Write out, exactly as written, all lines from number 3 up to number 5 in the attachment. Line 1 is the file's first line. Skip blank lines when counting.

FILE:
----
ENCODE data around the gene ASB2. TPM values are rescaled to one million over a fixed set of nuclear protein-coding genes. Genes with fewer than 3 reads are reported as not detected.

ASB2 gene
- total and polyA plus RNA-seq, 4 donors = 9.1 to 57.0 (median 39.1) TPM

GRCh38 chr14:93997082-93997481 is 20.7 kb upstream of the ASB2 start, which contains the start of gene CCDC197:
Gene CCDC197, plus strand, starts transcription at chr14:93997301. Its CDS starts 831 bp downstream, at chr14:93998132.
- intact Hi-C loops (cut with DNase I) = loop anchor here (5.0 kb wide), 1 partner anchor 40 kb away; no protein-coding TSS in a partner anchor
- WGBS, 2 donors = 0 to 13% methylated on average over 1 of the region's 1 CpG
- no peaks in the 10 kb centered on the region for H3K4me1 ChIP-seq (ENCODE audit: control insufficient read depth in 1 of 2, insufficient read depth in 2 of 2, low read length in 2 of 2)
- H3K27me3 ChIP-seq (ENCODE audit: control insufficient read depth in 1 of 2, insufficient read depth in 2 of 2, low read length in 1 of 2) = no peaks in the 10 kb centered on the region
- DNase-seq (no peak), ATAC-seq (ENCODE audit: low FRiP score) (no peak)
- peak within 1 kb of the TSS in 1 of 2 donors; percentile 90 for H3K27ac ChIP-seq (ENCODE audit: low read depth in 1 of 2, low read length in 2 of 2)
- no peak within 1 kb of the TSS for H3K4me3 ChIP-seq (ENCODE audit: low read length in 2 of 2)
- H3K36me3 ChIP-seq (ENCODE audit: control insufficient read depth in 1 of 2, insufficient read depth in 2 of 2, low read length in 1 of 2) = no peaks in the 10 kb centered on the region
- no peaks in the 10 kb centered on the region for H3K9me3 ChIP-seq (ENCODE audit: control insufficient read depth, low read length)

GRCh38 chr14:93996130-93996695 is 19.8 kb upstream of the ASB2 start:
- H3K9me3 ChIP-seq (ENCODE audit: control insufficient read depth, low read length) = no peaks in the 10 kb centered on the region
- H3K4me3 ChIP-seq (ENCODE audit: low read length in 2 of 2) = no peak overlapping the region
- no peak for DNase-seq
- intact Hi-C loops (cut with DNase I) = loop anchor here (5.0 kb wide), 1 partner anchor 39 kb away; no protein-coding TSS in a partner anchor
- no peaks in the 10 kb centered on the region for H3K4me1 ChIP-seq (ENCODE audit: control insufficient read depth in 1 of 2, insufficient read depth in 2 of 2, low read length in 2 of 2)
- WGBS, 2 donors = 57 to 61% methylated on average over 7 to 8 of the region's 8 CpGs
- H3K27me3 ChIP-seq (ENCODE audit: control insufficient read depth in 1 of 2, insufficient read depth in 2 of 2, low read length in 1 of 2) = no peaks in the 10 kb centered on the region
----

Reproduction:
- total and polyA plus RNA-seq, 4 donors = 9.1 to 57.0 (median 39.1) TPM

GRCh38 chr14:93997082-93997481 is 20.7 kb upstream of the ASB2 start, which contains the start of gene CCDC197:
Gene CCDC197, plus strand, starts transcription at chr14:93997301. Its CDS starts 831 bp downstream, at chr14:93998132.